Research ArticleAPPLIED ECOLOGY

Global hot spots of transshipment of fish catch at sea

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Science Advances  25 Jul 2018:
Vol. 4, no. 7, eaat7159
DOI: 10.1126/sciadv.aat7159
  • Fig. 1 Transshipment of catch at sea.

    Example AIS tracks of reefer (black) and fishing vessels (colors), port calls (asterisks), likely transshipment encounters (red circles), and potential encounters (white circle) in the (A) Atlantic and (B) Pacific are shown. EEZs are outlined in light gray. Note that tracking data for fishing vessels are missing for some likely encounters, but reefers exhibited behavior consistent to an encounter.

  • Fig. 2 Global patterns of transshipment for different fishing gears.

    All likely encounters (colored dots) between reefers and fishing vessels as identified from AIS data spanning 2012 to 2017 and separated by fishing gear type are shown. EEZs are outlined in light gray, and pictograms illustrate major target species.

  • Fig. 3 Relative extent of transshipment for different types of fishing gear.

    The fishing effort (estimated fishing hours) that is (A) landed directly in port versus (B) transshipped and brought to port by reefer is shown. Data are separated by fishing gear type (left) and for EEZs versus the high seas. Data include fishing vessels that, at least once, have met up with a reefer. Gears represent more common gears used by fishing vessels involved in encounters. Pictograms denote major target species by gear type.

  • Fig. 4 Spatial patterns of landed versus transshipped fishing effort.

    The spatial distribution and intensity (fishing hours per square kilometer) of fishing effort for each gear type landed directly (A) by fishing vessel or (B) by reefer after transshipment at sea between 2012 and 2017 are shown.

  • Fig. 5 Tuna case study.

    The path of albacore tuna from fishing location to retail shelf is shown. Reefer and fishing vessel tracks are in purple and blue, respectively, the area of fishing and transshipment is denoted by a dashed black rectangle, and EEZ boundaries are in light gray. (A) Fishing and transshipment off Mauritius, port call into Port Louis, (B) close-up of transshipment event (dashed red circle). (C) Tracks of three reefers and 13 fishing vessels from January 2017 to February 2018. (1-A) and (1-B) (dashed rectangles) denote fishing and transshipment areas, (2) ports (asterisks) where reefers landed whole fish and fish is cut, (3) transport to reprocessing and canning facilities, and (4) transport of final product to retail.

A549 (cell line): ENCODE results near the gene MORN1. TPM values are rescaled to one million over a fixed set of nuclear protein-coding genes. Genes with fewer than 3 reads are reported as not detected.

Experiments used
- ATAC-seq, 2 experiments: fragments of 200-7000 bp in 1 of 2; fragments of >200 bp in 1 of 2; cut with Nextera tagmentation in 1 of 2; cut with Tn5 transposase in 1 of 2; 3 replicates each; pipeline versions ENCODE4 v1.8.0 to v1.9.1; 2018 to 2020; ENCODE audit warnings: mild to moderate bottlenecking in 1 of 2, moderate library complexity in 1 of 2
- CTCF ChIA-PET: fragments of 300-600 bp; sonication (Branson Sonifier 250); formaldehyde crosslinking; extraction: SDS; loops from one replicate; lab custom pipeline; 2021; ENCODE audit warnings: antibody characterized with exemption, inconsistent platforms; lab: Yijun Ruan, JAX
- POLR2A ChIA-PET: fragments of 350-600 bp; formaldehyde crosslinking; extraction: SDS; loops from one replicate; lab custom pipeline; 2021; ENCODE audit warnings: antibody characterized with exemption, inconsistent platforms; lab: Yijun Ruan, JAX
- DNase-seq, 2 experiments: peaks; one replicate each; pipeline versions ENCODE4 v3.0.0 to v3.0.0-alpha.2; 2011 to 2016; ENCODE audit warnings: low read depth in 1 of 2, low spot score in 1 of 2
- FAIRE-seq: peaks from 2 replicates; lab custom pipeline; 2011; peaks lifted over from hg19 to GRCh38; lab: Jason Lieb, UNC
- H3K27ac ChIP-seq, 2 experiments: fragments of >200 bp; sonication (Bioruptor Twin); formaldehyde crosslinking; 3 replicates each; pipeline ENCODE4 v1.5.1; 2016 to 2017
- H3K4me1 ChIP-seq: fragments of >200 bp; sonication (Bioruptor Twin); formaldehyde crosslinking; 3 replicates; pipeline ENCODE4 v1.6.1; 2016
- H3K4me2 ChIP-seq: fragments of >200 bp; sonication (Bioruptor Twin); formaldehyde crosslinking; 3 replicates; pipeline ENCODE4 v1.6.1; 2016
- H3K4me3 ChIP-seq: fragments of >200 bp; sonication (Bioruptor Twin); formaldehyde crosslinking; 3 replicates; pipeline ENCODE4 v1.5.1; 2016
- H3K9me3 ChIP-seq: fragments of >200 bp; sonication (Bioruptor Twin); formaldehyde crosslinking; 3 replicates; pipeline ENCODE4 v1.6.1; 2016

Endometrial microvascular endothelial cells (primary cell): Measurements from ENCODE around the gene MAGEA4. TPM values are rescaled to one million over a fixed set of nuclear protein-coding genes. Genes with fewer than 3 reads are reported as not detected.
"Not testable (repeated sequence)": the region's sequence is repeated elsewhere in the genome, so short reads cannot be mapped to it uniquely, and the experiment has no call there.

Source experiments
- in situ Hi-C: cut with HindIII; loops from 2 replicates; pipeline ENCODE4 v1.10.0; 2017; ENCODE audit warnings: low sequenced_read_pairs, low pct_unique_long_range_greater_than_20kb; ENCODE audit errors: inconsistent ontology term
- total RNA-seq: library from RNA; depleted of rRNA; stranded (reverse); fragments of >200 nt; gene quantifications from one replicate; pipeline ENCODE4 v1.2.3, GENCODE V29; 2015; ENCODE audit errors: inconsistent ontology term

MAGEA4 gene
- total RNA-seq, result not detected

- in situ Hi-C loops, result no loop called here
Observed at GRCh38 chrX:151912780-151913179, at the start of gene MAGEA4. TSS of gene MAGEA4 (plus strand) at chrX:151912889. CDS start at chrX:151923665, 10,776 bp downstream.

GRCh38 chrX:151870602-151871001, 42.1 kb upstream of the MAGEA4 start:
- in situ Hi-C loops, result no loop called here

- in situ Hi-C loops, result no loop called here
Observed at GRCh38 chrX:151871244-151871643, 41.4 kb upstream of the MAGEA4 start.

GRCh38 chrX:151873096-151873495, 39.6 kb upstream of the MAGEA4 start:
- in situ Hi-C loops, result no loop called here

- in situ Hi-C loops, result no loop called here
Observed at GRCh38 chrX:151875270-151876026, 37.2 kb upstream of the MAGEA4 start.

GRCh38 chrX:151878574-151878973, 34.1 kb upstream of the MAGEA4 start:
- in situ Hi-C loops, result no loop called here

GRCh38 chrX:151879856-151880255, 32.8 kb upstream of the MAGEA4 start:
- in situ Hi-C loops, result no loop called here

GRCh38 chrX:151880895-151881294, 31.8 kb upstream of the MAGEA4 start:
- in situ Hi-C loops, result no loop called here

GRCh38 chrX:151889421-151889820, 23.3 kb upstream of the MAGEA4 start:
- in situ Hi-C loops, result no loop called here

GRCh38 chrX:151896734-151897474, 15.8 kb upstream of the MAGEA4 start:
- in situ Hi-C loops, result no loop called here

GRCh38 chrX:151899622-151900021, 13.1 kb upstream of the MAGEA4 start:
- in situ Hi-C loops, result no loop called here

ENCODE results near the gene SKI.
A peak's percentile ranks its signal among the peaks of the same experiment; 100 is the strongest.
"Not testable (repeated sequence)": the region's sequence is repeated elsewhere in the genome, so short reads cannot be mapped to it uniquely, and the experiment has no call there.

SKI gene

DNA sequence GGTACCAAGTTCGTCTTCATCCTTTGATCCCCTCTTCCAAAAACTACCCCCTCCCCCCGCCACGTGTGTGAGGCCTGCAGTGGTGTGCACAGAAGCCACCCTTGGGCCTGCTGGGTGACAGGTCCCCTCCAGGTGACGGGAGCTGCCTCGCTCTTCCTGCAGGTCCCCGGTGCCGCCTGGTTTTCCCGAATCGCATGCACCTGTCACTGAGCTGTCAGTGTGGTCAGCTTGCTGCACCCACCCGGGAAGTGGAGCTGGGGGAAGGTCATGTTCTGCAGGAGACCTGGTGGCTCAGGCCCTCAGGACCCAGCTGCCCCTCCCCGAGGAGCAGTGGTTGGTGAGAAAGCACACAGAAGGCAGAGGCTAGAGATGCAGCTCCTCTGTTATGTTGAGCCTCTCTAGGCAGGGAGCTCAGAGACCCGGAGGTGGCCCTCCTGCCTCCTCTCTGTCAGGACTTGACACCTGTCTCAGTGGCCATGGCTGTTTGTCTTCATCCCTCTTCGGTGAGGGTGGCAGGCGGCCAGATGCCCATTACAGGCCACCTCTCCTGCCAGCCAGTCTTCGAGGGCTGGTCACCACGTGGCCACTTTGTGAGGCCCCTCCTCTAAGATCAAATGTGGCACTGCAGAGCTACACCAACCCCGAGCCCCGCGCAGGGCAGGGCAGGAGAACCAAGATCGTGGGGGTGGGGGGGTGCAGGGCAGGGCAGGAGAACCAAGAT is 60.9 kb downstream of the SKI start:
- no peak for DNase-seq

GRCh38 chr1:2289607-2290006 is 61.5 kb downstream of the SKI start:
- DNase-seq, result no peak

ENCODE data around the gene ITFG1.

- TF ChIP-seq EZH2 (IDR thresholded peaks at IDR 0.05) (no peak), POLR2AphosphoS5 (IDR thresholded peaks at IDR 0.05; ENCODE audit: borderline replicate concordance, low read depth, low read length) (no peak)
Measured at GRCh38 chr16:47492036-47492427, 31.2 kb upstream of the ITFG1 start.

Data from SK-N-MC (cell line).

• Table 1 Direct landing or transshipment of catch in EEZs versus the high seas.

    The percentages of fishing hours landed directly in port by fishing vessel or transshipped at sea and landed by reefer are shown. Data are separated by fishing gear and for EEZs and the high seas (HS; bold). Percentages are given for fishing in all EEZs and for the Russian EEZ separately because of outstanding importance of transshipment for Russian fleets.

    In EEZIn HS
    Landed directly (%)Landed directly from Russian EEZ (%)Transshipped (%)Transshipped from Russian EEZ (%)Landed directly (%)Transshipped (%)
    Trawler 84.397.981.297.241.815.3
    Longliner 8.11.213.71.847.064.5
    Purse seiner 7.10.50.60.068.30.1
    Squid jigger 0.50.44.40.92.920.1

Supplementary Materials

  • Supplementary material for this article is available at http://advances.sciencemag.org/cgi/content/full/4/7/eaat7159/DC1

    Fig. S1. Activity profiles of fishing vessels at sea.

    Fig. S2. Reefers and fishing vessels involved in likely encounters between 2012 and 2017 worldwide by flag.

    Fig. S3. Correlation between the number of rendezvous from 2012 to 2017 and IUU fishing by FAO region (P = 0.1626).

    Fig. S4. Likely encounter between reefer flagged to Liberia (orange) and a Japanese longline fishing vessel (blue) off the west coast of Southern Africa.

  • Supplementary Materials

    This PDF file includes:

    • Fig. S1. Activity profiles of fishing vessels at sea.
    • Fig. S2. Reefers and fishing vessels involved in likely encounters between 2012 and 2017 worldwide by flag.
    • Fig. S3. Correlation between the number of rendezvous from 2012 to 2017 and IUU fishing by FAO region (P = 0.1626).
    • Fig. S4. Likely encounter between reefer flagged to Liberia (orange) and a Japanese longline fishing vessel (blue) off the west coast of Southern Africa.

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